Author: Josi S. Kilpack
Genres: Women & Family Issues
Format: Paperback • Pages: 305
Publisher: Shadow Mountain
Six children keep Kate and Brad Thompson busy all day. Between work, school, and Church activities there isn't much time for anything else. Having baby number seven might disrupt the family routine, but Kate isn't worried about that. She is worried, however, about her oldest daughter, Jess, who has been more secretive of late...
For Jess, being fifteen isn't just tricky—sometimes it feels downright impossible. ... Jess feels totally overwhelmed, continually misunderstood, and completely alone. Until she meets Emily online.
Emily listens, understands, and gives Jess confidence. Best of all, Emily introduces Jess to her cousin, Colt...[who] understands her better than anyone else in her life.
However, when Jess disappears it only takes one e-mail for everyone in the Thompson family to discover that when it comes to the Internet, things aren't always what they seem...
*While there is nothing explicit in this book, it does deal with the harsh reality of internet predators, kidnapping, and assault.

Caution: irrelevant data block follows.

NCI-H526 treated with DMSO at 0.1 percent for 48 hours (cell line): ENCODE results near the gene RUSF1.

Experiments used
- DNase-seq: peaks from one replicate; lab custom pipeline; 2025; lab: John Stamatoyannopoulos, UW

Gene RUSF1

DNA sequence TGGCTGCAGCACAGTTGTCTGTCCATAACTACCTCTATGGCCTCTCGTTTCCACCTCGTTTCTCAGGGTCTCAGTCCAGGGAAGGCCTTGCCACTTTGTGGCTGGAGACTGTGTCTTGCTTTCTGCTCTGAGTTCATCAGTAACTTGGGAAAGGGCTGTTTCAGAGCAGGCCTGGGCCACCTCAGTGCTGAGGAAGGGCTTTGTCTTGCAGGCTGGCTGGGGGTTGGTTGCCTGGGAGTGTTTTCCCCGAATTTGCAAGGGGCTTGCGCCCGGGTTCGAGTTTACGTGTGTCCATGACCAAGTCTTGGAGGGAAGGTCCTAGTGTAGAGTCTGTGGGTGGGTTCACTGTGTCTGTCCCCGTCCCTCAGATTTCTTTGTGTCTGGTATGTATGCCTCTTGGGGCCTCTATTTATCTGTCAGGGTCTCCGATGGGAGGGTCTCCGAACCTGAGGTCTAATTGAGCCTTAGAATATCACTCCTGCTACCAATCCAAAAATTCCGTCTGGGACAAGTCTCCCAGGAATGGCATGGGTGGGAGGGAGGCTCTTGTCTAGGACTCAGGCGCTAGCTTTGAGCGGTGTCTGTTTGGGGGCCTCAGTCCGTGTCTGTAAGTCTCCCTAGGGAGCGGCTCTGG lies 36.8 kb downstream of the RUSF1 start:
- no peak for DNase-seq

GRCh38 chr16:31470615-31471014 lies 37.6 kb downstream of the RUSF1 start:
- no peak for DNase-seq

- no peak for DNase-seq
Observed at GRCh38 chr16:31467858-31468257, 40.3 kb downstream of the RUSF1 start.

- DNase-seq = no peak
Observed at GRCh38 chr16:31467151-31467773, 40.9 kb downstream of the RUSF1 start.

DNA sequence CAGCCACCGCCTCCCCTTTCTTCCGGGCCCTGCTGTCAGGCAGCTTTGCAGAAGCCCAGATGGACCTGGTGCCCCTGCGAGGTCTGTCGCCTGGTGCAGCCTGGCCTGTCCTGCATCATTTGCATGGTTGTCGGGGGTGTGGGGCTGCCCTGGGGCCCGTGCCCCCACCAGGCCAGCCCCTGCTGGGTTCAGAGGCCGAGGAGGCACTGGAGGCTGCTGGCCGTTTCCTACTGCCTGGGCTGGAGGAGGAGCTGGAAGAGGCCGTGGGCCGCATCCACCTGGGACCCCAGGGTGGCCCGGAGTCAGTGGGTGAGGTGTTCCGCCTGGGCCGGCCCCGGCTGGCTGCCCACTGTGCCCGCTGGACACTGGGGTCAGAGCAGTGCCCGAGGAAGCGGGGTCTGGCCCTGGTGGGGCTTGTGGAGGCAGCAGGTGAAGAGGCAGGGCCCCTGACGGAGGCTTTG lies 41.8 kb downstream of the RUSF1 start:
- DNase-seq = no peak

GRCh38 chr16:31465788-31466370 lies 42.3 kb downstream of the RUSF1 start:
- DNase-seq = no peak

If your children have access to the Internet, you need to read this book. If those children are over the age of 12, they need to read this book.
I liked the Prologue, which sets the tone and foreshadows events to come. I liked the way Josi started each chapter with e-mails between Jess, Emily and Colt. It was unnerving to see how subtle, yet manipulative those e-mails were—coaxing identifying information from Jess, alienating and isolating her from her parents and friends, and finally, convincing her to break all the rules and meet in real life. The scenes with Jess seemed realistic and right on with the way teens think and feel. I could really empathize with her.
I was less captivated by Kate. We spent a lot of time in Kate’s head and there was a lot of “telling” rather than showing of her emotions. I would prefer to have some of that be shown in action and dialogue a little more. There were also a few errors—typos, cut and paste mistakes, etc. It should have been more closely edited, and for Deseret Book to let these slip through, all I can say is “tsk, tsk.”
But even with these annoyances, the concept and plot are great. The characterizations are well developed. I liked the ending. Small spoiler alert: It was a delicate balance between reality (the usual result) and a happy ending (unlikely), but Josi handled it well and it was believable.
I think this is an important read on a timely topic and so I say once again: If your children have access to the Internet, YOU NEED TO READ THIS BOOK. If those children are over the age of 12, THEY NEED TO READ THIS BOOK.
Note: I originally read and reviewed this book in 2007.